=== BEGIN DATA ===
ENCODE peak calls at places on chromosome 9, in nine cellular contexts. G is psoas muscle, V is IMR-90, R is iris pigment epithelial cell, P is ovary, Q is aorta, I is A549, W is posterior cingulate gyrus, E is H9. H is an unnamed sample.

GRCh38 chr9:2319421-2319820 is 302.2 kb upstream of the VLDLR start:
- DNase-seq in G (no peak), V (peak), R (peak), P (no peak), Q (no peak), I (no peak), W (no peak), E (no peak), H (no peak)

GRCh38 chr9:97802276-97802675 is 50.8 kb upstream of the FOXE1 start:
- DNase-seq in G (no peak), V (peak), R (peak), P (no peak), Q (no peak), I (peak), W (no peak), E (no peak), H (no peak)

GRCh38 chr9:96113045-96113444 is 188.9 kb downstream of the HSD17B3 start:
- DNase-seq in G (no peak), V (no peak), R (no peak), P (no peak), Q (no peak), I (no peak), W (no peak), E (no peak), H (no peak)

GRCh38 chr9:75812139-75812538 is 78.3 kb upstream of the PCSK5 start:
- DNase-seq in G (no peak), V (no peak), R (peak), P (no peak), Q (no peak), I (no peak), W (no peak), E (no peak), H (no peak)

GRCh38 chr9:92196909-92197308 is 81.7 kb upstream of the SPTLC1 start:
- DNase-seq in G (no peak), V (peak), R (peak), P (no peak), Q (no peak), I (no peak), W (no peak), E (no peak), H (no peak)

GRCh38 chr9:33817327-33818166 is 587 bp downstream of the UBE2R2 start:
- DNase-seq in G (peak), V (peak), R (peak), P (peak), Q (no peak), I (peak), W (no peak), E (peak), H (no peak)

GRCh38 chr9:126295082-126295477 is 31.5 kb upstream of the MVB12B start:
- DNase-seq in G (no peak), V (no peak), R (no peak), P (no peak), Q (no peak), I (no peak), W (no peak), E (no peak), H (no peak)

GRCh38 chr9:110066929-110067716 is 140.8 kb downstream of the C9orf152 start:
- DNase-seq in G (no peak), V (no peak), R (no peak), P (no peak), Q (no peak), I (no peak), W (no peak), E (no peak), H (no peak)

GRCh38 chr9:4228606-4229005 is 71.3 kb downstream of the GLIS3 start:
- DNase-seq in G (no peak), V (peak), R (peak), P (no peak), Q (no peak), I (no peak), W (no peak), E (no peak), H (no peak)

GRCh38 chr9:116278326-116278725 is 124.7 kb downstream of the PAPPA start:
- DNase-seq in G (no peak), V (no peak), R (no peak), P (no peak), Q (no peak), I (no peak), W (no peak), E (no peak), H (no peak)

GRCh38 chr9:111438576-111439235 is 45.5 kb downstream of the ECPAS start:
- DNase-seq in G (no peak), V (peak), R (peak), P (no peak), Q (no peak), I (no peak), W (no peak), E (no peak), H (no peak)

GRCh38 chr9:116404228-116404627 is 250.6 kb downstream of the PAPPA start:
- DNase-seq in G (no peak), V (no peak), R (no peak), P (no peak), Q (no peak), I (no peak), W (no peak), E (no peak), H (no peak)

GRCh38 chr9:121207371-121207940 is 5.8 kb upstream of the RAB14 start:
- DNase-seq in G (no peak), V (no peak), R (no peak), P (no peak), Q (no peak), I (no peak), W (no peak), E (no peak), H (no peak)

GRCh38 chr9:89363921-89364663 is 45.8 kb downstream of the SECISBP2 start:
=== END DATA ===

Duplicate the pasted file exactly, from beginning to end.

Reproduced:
ENCODE peak calls at places on chromosome 9, in nine cellular contexts. G is psoas muscle, V is IMR-90, R is iris pigment epithelial cell, P is ovary, Q is aorta, I is A549, W is posterior cingulate gyrus, E is H9. H is an unnamed sample.

GRCh38 chr9:2319421-2319820 is 302.2 kb upstream of the VLDLR start:
- DNase-seq in G (no peak), V (peak), R (peak), P (no peak), Q (no peak), I (no peak), W (no peak), E (no peak), H (no peak)

GRCh38 chr9:97802276-97802675 is 50.8 kb upstream of the FOXE1 start:
- DNase-seq in G (no peak), V (peak), R (peak), P (no peak), Q (no peak), I (peak), W (no peak), E (no peak), H (no peak)

GRCh38 chr9:96113045-96113444 is 188.9 kb downstream of the HSD17B3 start:
- DNase-seq in G (no peak), V (no peak), R (no peak), P (no peak), Q (no peak), I (no peak), W (no peak), E (no peak), H (no peak)

GRCh38 chr9:75812139-75812538 is 78.3 kb upstream of the PCSK5 start:
- DNase-seq in G (no peak), V (no peak), R (peak), P (no peak), Q (no peak), I (no peak), W (no peak), E (no peak), H (no peak)

GRCh38 chr9:92196909-92197308 is 81.7 kb upstream of the SPTLC1 start:
- DNase-seq in G (no peak), V (peak), R (peak), P (no peak), Q (no peak), I (no peak), W (no peak), E (no peak), H (no peak)

GRCh38 chr9:33817327-33818166 is 587 bp downstream of the UBE2R2 start:
- DNase-seq in G (peak), V (peak), R (peak), P (peak), Q (no peak), I (peak), W (no peak), E (peak), H (no peak)

GRCh38 chr9:126295082-126295477 is 31.5 kb upstream of the MVB12B start:
- DNase-seq in G (no peak), V (no peak), R (no peak), P (no peak), Q (no peak), I (no peak), W (no peak), E (no peak), H (no peak)

GRCh38 chr9:110066929-110067716 is 140.8 kb downstream of the C9orf152 start:
- DNase-seq in G (no peak), V (no peak), R (no peak), P (no peak), Q (no peak), I (no peak), W (no peak), E (no peak), H (no peak)

GRCh38 chr9:4228606-4229005 is 71.3 kb downstream of the GLIS3 start:
- DNase-seq in G (no peak), V (peak), R (peak), P (no peak), Q (no peak), I (no peak), W (no peak), E (no peak), H (no peak)

GRCh38 chr9:116278326-116278725 is 124.7 kb downstream of the PAPPA start:
- DNase-seq in G (no peak), V (no peak), R (no peak), P (no peak), Q (no peak), I (no peak), W (no peak), E (no peak), H (no peak)

GRCh38 chr9:111438576-111439235 is 45.5 kb downstream of the ECPAS start:
- DNase-seq in G (no peak), V (peak), R (peak), P (no peak), Q (no peak), I (no peak), W (no peak), E (no peak), H (no peak)

GRCh38 chr9:116404228-116404627 is 250.6 kb downstream of the PAPPA start:
- DNase-seq in G (no peak), V (no peak), R (no peak), P (no peak), Q (no peak), I (no peak), W (no peak), E (no peak), H (no peak)

GRCh38 chr9:121207371-121207940 is 5.8 kb upstream of the RAB14 start:
- DNase-seq in G (no peak), V (no peak), R (no peak), P (no peak), Q (no peak), I (no peak), W (no peak), E (no peak), H (no peak)

GRCh38 chr9:89363921-89364663 is 45.8 kb downstream of the SECISBP2 start: